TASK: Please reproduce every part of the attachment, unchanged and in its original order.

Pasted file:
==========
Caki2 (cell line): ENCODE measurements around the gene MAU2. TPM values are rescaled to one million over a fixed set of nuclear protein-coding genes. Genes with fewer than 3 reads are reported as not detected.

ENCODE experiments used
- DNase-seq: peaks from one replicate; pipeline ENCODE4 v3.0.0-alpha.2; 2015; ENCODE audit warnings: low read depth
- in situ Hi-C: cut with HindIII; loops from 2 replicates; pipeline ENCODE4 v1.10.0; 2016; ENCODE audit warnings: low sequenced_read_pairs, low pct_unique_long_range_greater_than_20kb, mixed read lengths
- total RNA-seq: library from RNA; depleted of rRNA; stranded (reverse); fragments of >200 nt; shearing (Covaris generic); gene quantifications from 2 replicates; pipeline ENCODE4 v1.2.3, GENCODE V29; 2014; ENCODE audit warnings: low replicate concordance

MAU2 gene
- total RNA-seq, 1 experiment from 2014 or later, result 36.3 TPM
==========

Caki2 (cell line): ENCODE measurements around the gene MAU2. TPM values are rescaled to one million over a fixed set of nuclear protein-coding genes. Genes with fewer than 3 reads are reported as not detected.

ENCODE experiments used
- DNase-seq: peaks from one replicate; pipeline ENCODE4 v3.0.0-alpha.2; 2015; ENCODE audit warnings: low read depth
- in situ Hi-C: cut with HindIII; loops from 2 replicates; pipeline ENCODE4 v1.10.0; 2016; ENCODE audit warnings: low sequenced_read_pairs, low pct_unique_long_range_greater_than_20kb, mixed read lengths
- total RNA-seq: library from RNA; depleted of rRNA; stranded (reverse); fragments of >200 nt; shearing (Covaris generic); gene quantifications from 2 replicates; pipeline ENCODE4 v1.2.3, GENCODE V29; 2014; ENCODE audit warnings: low replicate concordance

MAU2 gene
- total RNA-seq, 1 experiment from 2014 or later, result 36.3 TPM